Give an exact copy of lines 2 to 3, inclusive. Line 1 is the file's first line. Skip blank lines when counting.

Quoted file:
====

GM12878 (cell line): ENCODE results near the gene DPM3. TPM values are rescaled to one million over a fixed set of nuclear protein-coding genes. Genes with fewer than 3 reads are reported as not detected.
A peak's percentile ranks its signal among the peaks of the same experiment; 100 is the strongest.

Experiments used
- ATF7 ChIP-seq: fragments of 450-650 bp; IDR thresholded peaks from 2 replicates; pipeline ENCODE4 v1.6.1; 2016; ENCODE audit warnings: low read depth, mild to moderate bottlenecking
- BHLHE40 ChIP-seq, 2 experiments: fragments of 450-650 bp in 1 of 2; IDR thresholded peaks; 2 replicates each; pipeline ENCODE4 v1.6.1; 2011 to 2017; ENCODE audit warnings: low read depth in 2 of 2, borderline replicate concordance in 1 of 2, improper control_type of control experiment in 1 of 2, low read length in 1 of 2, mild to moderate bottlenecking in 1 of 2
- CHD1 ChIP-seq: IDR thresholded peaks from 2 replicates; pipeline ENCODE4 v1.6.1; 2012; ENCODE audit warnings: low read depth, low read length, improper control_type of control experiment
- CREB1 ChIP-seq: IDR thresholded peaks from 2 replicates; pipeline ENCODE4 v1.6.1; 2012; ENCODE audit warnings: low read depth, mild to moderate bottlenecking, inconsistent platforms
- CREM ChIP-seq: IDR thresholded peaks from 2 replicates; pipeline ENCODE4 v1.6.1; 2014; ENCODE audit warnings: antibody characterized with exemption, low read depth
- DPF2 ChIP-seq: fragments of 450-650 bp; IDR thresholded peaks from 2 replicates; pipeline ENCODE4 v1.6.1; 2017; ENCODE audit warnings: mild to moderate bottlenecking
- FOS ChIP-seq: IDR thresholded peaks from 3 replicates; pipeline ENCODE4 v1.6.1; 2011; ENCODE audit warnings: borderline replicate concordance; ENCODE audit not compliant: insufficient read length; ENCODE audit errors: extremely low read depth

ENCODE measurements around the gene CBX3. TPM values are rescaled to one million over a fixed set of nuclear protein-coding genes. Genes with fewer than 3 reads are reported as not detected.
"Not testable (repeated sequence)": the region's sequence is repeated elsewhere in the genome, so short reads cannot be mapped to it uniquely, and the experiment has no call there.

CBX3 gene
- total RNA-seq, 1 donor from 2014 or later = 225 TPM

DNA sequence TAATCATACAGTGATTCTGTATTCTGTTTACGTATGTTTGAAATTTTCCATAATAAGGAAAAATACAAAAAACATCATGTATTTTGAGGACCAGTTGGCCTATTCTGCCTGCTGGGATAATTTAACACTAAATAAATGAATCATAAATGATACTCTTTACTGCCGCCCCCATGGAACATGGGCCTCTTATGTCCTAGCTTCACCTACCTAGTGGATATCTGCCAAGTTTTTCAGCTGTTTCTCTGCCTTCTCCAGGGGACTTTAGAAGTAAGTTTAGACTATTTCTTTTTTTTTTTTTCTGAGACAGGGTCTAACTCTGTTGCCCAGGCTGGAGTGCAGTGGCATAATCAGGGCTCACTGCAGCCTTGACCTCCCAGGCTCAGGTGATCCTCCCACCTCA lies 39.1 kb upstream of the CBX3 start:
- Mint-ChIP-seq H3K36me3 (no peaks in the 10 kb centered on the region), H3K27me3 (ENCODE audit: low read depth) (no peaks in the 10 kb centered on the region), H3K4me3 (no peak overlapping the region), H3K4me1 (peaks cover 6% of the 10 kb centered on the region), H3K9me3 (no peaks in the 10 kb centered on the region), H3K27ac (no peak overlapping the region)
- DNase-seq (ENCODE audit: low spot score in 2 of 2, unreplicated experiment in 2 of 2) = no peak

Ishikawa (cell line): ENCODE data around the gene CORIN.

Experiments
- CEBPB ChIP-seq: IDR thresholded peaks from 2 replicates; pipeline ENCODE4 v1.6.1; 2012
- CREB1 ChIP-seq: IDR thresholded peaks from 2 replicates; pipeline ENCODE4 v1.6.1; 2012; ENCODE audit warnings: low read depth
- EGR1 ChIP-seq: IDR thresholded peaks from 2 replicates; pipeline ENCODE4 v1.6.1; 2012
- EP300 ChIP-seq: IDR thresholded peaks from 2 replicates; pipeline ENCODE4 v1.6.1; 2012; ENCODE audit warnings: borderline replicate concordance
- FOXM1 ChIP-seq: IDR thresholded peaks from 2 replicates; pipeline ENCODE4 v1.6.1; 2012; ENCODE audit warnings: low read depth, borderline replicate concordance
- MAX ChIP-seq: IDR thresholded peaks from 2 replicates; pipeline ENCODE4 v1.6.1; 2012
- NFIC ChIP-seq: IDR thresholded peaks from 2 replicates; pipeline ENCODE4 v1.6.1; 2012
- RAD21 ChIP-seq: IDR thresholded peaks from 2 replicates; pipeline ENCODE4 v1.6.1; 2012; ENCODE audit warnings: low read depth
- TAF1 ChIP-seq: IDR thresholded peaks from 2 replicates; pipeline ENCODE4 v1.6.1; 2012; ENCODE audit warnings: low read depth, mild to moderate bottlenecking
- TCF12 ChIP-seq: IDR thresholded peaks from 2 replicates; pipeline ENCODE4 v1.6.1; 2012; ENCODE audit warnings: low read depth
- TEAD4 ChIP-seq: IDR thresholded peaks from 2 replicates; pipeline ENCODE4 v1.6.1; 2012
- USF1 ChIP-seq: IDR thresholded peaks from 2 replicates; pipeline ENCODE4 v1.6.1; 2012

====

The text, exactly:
A peak's percentile ranks its signal among the peaks of the same experiment; 100 is the strongest.

Experiments used